Local leaders worried about Census response rates
As of Monday, more than 58 percent of Troup County residents have taken the 2020 U.S. Census.
That number shows that Troup County has fallen behind other neighboring counties. Heard County has seen a participation rate of 62.5 percent and Harris County is at 63.8 percent.
According to the Census website, a total of 54.8 percent of LaGrange residents have taken it.
“I am concerned about the response rate,” said LaGrange Mayor Jim Thornton. “We are just below the county’s response rate. What is going to happen is if we stay at a lower response rate and a low count, then it is going to have long-term implications for the allocation of state and federal money.”
Thornton said a low response rate could also change districts in the city and in state legislative districts.
Troup County Board of Commissioners Chairman Patrick Crews said each person counted in Troup County equates to about $1,600 in funding.
“All of those districts are going to be redrawn next year,” Thornton said. “The lines will not accurately reflect the population if we don’t get everybody to respond. The problem is that it sticks with us for 10 years. It is not a, ‘oh we will fix it next year.’ No, it is a ten-year cycle and that is really disturbing.”
A total of 54.1 percent of Hogansville residents have taken the census, and 52.4 percent of West Point residents have taken it.
“First of all, the census is so important for the community of Hogansville and for everyone in the county,” said Hogansville Mayor Bill Stankiewicz. “It is important to count everyone. We have had ESPLOST money given based on our census results. Last time the census was taken, we had more than 60 percent of our community respond. So, hopefully we surpass that this time.”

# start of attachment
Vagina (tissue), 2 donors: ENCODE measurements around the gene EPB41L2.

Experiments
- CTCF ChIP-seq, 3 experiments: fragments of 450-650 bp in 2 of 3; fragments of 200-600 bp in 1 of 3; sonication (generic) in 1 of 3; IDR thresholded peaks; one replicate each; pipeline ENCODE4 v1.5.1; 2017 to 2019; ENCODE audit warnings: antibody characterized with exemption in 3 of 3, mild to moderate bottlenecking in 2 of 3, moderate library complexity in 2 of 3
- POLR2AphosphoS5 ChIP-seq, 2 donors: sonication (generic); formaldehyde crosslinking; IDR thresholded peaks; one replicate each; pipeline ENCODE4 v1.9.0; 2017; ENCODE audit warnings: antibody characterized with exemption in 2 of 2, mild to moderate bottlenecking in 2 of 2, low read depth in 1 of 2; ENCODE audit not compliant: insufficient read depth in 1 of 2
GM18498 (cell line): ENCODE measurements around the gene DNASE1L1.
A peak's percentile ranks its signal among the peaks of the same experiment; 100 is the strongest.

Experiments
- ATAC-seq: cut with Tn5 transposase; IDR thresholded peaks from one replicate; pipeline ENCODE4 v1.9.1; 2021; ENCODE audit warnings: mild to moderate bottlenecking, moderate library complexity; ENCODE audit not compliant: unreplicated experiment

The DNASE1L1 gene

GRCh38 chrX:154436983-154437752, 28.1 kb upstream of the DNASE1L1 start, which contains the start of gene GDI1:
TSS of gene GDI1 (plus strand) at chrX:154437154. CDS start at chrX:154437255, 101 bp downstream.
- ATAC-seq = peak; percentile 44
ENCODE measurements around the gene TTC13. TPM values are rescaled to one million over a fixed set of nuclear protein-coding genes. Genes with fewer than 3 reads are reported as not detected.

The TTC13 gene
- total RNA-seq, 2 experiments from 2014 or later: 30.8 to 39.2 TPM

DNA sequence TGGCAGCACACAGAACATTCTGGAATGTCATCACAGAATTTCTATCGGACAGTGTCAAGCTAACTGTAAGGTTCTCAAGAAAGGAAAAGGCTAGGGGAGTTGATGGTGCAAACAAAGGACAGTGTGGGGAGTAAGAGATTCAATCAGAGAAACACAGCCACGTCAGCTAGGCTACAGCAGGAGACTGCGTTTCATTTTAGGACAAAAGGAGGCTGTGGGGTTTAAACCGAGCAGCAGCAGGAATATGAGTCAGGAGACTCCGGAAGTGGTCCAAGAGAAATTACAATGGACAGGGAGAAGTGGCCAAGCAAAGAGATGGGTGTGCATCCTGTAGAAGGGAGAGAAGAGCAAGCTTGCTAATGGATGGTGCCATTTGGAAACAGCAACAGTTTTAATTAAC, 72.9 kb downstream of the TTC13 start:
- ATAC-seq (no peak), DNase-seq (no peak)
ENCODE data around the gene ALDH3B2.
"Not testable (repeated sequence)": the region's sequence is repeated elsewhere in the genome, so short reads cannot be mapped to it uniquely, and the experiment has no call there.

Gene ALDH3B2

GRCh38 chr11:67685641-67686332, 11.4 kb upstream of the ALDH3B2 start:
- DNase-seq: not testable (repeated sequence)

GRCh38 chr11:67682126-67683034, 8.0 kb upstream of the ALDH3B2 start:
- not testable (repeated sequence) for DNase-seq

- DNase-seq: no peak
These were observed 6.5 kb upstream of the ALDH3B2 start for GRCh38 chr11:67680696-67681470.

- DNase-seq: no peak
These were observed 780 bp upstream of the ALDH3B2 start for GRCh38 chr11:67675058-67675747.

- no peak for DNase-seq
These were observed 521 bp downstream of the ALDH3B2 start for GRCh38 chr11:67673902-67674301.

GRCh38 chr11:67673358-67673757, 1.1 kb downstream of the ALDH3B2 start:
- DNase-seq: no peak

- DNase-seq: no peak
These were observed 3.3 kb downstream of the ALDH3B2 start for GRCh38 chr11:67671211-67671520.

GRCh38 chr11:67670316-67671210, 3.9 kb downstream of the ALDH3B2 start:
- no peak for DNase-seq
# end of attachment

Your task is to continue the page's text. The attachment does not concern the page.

Georgia as a whole has only a 58% response rate.
The Census Bureau has extended the self-response deadline to Oct. 31.
“It only takes about five minutes to respond, and I ask that every resident please take the time to respond,” Thornton said.
In March, the U.S. Census suspended all field operations, meaning no one is going door-to-door to ensure people have received their census and are filling out the forms.
Those who have not yet completed the 2020 Census can visit my2020census.gov or respond by phone or paper mail with details available at 2020Census.gov.
Local officials are encouraging people to count everyone who lives in their home, including relatives, non-relatives, friends and roommates.
Also, count all children and babies who were born on or before April 1, 2020.
Crews asked anyone interested in encouraging residents to take the census to reach out to Valerie West, or email email@example.com.
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